Despite shrill protestations from the right wing of our politics, white South Africans have done exceptionally well during democracy. Black people, much less so. This is also unsurprising. After decades of heavy investment in white education and through job reservation, they were always going to be the first to benefit from an economy into which investment was flowing again.
Short of a law preventing them from participating economically at all, the income and other socioeconomic inequalities that bear the old apartheid patterns were always going to worsen before they got better.
The question we should ask is whether the mechanisms democratic government chose to close this historical gap were effected or pursued with the political will required. After all, by 2004, the ANC had a two-thirds majority, which it didn’t have when it was negotiating the future of a violently chaotic country with limited leverage.
It is now 24 years since we attained democracy. The abject conditions many black people find themselves in are partly attributable to choices we made after democracy. A narrative that puts the blame solely on our negotiated settlement is disingenuous at best. At worst, it is a blatant lie.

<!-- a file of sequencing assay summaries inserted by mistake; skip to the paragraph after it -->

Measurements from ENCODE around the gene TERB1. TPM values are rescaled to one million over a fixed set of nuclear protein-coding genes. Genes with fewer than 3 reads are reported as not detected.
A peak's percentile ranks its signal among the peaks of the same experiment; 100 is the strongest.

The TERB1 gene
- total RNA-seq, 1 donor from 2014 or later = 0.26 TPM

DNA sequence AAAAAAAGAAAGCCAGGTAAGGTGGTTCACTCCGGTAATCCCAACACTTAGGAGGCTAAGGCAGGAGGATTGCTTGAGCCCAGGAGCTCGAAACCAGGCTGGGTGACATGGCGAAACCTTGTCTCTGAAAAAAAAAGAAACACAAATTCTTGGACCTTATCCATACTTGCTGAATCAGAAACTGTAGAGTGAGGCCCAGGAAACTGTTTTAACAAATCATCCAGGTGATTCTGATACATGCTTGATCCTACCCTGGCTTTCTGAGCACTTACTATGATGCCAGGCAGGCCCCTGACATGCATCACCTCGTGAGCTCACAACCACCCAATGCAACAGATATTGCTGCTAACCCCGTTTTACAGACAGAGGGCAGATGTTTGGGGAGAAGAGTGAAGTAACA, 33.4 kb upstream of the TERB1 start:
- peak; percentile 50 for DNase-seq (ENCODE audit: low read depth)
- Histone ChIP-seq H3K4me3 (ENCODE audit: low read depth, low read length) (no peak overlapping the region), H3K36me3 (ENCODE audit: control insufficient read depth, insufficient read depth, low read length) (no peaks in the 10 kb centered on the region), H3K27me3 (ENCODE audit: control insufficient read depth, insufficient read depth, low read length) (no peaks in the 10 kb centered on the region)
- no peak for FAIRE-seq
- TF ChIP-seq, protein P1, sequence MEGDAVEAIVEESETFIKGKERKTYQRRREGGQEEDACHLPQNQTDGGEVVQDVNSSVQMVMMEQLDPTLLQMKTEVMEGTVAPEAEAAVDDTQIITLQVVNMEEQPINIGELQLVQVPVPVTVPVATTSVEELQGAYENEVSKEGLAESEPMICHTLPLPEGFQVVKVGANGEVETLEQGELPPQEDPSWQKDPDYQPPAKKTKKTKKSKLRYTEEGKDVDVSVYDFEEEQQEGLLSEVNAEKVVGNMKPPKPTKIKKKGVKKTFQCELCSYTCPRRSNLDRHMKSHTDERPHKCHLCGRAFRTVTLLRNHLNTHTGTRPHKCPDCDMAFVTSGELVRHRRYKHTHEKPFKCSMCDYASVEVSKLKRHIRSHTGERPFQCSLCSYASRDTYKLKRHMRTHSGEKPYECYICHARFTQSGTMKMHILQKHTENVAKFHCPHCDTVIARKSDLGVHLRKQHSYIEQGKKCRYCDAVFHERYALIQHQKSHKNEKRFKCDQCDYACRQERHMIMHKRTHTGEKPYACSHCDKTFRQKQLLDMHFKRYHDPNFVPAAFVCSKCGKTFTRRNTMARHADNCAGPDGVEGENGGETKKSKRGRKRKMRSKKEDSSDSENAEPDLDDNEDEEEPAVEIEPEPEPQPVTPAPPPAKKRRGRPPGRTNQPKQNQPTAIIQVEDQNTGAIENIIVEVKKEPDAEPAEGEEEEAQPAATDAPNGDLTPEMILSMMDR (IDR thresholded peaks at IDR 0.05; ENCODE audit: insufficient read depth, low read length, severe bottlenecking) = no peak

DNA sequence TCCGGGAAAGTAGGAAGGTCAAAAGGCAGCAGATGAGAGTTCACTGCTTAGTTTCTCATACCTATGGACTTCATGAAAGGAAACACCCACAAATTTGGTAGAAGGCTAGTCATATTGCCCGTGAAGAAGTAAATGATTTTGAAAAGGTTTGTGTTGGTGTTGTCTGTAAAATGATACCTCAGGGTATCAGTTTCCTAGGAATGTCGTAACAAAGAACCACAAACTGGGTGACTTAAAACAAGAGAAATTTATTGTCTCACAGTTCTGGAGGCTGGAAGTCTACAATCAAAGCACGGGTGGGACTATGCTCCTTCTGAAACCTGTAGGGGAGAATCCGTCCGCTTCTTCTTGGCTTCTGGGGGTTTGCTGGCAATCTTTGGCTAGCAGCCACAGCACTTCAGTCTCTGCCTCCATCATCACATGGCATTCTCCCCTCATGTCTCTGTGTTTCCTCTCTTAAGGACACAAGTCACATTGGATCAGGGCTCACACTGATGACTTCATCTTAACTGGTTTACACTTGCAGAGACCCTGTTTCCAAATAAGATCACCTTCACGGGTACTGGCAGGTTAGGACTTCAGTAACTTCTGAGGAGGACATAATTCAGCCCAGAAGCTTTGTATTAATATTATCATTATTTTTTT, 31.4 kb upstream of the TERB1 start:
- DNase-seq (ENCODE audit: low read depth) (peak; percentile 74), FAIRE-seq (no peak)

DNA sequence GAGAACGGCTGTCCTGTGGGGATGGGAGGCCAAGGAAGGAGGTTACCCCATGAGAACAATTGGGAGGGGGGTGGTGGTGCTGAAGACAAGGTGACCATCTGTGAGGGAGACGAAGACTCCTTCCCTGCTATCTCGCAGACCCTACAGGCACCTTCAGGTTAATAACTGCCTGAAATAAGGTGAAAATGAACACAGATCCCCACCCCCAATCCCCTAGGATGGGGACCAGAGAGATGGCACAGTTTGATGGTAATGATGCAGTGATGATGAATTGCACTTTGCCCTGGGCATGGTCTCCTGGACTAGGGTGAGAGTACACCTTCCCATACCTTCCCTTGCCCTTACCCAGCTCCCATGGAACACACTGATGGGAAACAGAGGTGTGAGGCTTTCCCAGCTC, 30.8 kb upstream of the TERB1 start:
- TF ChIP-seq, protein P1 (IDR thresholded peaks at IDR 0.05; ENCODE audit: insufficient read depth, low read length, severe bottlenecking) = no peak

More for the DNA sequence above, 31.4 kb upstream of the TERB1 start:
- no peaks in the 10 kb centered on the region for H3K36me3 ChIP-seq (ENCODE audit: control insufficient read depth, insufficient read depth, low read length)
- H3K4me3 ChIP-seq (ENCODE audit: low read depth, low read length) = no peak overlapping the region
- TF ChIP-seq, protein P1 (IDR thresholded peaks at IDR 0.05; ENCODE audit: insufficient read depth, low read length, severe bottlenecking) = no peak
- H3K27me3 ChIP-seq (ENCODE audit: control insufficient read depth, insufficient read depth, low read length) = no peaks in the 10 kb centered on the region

It is no different to the famous “stab in the back” that whipped Germans into a frenzy of discontent that ended in yet another humiliating defeat when World War 2 ended in 1945.
Sadly, our own legend is likely to take further root. We live in an age of false history and bold lies told by artful political entrepreneurs to a younger generation that cannot be motivated to learn and understand its own history.
As we go through these tumultuous times, we continue to make choices about what we do about prevailing challenges of the day. These are things we wilfully ignore and fail to deal with because we want to hang on to narratives that imprison our minds in a cycle of regret and blame. We elect to follow those who offer divisive silver bullets that promise to bring us Utopia if we decimate this or that individual, or this or that sector of society.
We do not yet have a transformed economy. Many people will die without ever tasting the sweet fruits of freedom. We can choose to spend our energy on rewriting history to justify why we have not realised the South Africa of our dreams; or we can face up to our own failure to take forward the solid foundation our Constitution lays for transforming society.
Whichever direction we choose through the popular vote, future generations will judge us in the same way we judge those who came before us. Given our propensity to chase conspiracy theories, their judgement will be unkind.
Zibi is former editor of Business Day and author of Raising the Bar: Hope and Renewal in South Africa